Thereupon taking his leave he went to the Rendezvous, where he found Absalom, Zimri, Nadab, Shimei, Corah, Ishban, Belial, Rabsheka, Judas, Phaleg, Ben-Jochanan, Balack, Og and Doeg, with many others of all sorts and Conditions…

Still…if you can stick with it, there are some real insights here into the thinking of the time. The author, obviously a hardcore royalist, takes the position that kings are divinely anointed and that interfering with the succession is therefore blasphemous as well as treasonous. In its presentation of Charles, this pamphlet outdoes even The Perplex’d Prince: the king is no longer merely “valiant, wise and religious”, but quite literally “God-like”. In their opposition to the king’s will, then, Shaftesbury and his followers were perceived as doing the devil’s work – also literally. In Absalom And Achitopel, there is a reference to Shaftesbury as “Hell’s dire agent”; the author of The Fugitive Statesman latches onto this, referring to his Achitopel repeatedly as “Hell’s Minister” and “the hellish Contriver”, and speaking of his “Devilish Machinations”.

In this version of events, although Achitopel and his ilk intend to enrich themselves by taking over the estates and properties of those who remained loyal to David, once they have succeeded in overthrowing him (it was for the same reason that they rebelled against David’s father, and provoked civil war), for the most part they seem intent upon anarchy for anarchy’s sake. As for Achitopel himself, it turns out that a major motivation is that he thinks acting against David will help to get him into one particular’s woman’s—well, whatever it was that women wore under their dresses in 1683.

In pursuit of his ends – and her end – there is nothing so vile and dishonest that Achitopel will not stoop to it. It was he, for instance, who devised the Popish Plot, and bought the services of Titus Oates:

I once made him pretend himself a Jebusite, that so getting Acquaintance with those of that Sect, he might be the more able to varnish with probability the Matters he is to attest. This Fellow’s Livelihood must depend on his evidence; and he shall…swear, that the Queen and the next Heir are in the Plot against the King.”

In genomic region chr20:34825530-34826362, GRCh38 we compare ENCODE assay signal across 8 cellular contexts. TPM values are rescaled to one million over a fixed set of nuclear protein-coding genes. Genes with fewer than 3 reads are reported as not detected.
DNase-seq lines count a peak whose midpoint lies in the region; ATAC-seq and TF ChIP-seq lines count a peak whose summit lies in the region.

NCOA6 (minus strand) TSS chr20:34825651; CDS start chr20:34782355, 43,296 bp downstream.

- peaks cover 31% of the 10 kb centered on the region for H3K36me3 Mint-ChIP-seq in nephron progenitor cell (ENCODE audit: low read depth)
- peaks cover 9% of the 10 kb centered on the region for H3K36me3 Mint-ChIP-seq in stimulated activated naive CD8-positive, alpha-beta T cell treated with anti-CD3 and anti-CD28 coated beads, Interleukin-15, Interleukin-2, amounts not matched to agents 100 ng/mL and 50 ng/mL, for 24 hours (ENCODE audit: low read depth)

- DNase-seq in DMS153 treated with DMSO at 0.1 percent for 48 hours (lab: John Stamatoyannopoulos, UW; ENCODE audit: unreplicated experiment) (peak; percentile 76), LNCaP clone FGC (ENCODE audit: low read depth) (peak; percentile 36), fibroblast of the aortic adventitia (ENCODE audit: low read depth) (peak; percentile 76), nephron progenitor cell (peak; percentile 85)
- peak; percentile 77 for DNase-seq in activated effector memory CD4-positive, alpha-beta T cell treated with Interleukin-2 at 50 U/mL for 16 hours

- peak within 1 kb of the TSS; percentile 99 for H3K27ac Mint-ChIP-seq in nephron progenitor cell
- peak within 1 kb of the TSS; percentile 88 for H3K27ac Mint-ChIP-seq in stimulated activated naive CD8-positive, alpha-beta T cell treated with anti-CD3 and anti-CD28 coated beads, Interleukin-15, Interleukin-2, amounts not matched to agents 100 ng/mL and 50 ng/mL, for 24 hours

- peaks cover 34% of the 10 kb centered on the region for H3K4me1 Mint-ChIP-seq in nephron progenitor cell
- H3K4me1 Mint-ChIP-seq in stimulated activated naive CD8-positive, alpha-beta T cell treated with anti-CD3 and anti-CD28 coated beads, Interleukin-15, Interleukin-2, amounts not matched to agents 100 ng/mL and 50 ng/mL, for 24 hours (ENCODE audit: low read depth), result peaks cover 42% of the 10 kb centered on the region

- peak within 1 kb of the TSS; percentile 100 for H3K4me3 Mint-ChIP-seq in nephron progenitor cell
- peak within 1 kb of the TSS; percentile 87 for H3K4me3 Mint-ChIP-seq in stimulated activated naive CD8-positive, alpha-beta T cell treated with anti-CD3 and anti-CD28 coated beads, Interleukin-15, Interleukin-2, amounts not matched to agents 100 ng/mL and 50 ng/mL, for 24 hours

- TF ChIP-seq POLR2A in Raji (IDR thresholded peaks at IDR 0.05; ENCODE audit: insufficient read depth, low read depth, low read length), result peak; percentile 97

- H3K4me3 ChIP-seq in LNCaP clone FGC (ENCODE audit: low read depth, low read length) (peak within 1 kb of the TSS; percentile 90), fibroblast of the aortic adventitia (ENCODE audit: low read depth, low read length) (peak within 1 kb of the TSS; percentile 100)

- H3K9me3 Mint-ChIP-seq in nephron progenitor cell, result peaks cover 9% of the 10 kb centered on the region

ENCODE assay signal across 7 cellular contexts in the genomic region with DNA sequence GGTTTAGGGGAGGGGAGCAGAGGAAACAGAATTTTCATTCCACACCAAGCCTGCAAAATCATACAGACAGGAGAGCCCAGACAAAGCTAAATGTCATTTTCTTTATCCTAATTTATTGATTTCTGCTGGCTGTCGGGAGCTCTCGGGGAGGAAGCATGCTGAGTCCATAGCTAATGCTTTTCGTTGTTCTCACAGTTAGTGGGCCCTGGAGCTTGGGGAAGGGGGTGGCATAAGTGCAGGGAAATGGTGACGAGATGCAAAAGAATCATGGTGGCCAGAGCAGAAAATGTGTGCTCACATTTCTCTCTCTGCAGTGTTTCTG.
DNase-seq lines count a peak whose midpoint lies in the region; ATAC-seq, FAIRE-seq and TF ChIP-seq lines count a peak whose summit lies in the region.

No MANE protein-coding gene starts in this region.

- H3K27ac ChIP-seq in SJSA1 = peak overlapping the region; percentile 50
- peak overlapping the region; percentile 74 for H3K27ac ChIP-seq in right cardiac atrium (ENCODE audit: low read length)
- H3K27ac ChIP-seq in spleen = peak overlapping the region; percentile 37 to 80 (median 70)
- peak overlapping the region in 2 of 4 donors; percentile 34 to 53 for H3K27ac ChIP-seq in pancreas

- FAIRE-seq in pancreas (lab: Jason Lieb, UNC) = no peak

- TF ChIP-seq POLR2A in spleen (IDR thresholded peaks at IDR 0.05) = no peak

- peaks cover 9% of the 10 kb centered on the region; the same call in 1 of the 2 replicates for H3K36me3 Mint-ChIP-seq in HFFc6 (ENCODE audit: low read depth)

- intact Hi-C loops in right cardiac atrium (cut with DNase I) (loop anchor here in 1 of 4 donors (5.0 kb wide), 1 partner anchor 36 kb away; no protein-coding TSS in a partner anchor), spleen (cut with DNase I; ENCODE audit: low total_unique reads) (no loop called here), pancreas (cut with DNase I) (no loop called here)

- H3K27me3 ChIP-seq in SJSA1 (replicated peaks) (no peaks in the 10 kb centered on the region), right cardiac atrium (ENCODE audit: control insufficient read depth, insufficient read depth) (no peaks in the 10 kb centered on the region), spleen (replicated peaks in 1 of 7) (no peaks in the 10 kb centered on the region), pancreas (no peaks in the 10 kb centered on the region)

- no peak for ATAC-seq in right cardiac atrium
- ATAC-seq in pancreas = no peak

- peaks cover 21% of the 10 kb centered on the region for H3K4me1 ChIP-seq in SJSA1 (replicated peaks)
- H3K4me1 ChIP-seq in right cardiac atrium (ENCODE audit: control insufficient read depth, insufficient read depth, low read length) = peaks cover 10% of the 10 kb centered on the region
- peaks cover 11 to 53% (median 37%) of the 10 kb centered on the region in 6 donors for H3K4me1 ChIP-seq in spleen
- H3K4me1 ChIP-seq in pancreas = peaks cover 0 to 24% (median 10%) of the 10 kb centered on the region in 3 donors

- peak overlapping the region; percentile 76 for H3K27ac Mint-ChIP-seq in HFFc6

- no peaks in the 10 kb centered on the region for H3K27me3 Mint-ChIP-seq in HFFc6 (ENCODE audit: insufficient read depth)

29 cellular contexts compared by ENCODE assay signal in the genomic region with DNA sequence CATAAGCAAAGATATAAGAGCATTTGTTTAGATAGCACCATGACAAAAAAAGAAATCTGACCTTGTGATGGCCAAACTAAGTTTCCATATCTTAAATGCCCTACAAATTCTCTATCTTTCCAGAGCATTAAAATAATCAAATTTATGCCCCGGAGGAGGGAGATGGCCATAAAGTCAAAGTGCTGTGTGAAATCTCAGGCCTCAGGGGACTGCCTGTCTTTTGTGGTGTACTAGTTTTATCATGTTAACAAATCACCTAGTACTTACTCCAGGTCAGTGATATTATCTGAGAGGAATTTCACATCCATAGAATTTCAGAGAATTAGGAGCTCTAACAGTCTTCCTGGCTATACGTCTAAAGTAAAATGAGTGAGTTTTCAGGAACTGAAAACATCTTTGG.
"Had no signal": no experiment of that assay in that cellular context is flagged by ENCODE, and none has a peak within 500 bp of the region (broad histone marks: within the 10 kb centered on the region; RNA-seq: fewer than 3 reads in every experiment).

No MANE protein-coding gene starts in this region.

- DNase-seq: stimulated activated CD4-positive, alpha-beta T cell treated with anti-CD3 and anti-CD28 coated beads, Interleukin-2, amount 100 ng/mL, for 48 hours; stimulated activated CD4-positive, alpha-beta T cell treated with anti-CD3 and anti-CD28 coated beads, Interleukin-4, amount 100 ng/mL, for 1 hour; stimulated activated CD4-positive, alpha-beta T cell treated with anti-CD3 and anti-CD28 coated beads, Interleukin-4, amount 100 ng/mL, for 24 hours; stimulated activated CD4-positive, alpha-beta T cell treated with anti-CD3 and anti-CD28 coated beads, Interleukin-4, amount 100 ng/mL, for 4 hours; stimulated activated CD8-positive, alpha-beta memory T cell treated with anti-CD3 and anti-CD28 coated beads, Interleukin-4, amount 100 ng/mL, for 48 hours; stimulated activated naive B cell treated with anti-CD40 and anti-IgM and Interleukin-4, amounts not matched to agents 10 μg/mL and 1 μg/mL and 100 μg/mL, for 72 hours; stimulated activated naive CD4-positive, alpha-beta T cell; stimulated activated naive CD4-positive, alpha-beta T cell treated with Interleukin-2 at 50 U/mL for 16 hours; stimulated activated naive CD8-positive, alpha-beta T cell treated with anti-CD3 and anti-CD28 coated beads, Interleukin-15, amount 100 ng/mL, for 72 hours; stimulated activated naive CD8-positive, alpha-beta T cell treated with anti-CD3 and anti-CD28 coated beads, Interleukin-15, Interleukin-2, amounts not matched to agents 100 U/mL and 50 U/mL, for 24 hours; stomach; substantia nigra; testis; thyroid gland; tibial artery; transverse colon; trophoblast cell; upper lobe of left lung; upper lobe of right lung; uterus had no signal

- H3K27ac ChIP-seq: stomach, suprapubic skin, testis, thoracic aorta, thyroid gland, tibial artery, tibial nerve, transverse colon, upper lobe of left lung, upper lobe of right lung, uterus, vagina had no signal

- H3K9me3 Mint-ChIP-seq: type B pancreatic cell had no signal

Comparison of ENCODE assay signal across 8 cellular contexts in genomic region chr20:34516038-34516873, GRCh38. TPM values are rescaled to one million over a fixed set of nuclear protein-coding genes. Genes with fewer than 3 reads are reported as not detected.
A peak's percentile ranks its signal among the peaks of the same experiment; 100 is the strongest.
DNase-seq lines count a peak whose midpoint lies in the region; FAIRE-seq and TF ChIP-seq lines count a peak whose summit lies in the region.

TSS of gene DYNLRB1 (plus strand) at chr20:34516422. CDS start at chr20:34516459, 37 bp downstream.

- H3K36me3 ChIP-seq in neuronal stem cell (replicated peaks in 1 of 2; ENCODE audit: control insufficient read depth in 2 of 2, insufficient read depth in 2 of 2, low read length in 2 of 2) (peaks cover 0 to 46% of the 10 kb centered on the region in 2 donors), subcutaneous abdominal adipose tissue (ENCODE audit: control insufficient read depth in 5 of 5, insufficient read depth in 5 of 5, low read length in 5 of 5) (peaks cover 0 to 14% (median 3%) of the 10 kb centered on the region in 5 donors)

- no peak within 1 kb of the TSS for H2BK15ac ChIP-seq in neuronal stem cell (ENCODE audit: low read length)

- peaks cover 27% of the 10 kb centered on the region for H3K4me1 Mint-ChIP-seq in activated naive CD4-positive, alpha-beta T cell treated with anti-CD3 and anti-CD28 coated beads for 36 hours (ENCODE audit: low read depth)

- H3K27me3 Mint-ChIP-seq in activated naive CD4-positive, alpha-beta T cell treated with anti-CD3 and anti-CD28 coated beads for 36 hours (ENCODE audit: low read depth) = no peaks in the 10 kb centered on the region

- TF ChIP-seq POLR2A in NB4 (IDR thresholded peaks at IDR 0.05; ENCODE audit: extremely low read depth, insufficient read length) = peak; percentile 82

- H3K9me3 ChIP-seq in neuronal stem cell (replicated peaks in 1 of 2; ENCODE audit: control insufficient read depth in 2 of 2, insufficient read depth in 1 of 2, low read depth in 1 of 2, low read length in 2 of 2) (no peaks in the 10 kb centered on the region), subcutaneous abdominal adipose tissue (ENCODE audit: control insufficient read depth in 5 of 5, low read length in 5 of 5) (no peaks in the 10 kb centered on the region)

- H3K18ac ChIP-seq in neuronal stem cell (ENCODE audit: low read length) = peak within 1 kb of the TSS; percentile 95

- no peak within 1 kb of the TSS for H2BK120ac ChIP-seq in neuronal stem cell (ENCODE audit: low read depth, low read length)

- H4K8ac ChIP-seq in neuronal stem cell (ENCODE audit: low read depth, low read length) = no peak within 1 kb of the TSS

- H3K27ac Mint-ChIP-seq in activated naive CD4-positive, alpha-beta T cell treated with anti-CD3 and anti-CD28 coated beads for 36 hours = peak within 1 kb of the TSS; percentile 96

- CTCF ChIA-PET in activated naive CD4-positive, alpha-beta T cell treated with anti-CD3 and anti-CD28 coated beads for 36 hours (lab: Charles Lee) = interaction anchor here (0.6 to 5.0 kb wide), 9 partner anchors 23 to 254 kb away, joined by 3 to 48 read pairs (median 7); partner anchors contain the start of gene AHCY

And it was he who invented the story of Absalom’s legitimacy:

He likewise gave out that there was a certain Instrument preserved in a Black Box, being the Contract of Marriage between David and Absalom’s Mother, and a settlement of the Crown upon the Issue he might have by that Lady.

And it was he who started that ridiculous rumour about David undertaking secret negotiations with “Pharaoh” (Louis XIV), as well as the one about Solomon’s Jebusitism…

One of the more interesting aspects of The Fugitive Statesmen is its refusal to accept that James was actually a Catholic, preferring instead to see assertions to that effect as merely a piece of mud-slinging, something Shaftesbury and his followers made up to suit their purposes. At the same time, there is a note of uncertainty in the author’s handling of this that is noticeably absent from the rest of the pamphlet: his protestations that James is not, not, NOT a Catholic tail finally off into, And even if he was, he could easily be brought back to Protestantism…

But without doubt, the aspect of this pamphlet that resonates most strongly today is its bitter reaction to the one piece of legislation successfully passed while all this political brawling was going on: the Habeas Corpus Act of 1679. Although today we regard habeas corpus of one of the cornerstones of law, the author of The Fugitive Statesman saw things a little differently:

“…a Law the Seditionaries had taken care to have pass’d some time before the breaking out of the Plot, by this Law in case of Bail offered no Man could be detained in Prison… Thus Law and Justice were perverted in these wicked Men’s hands…”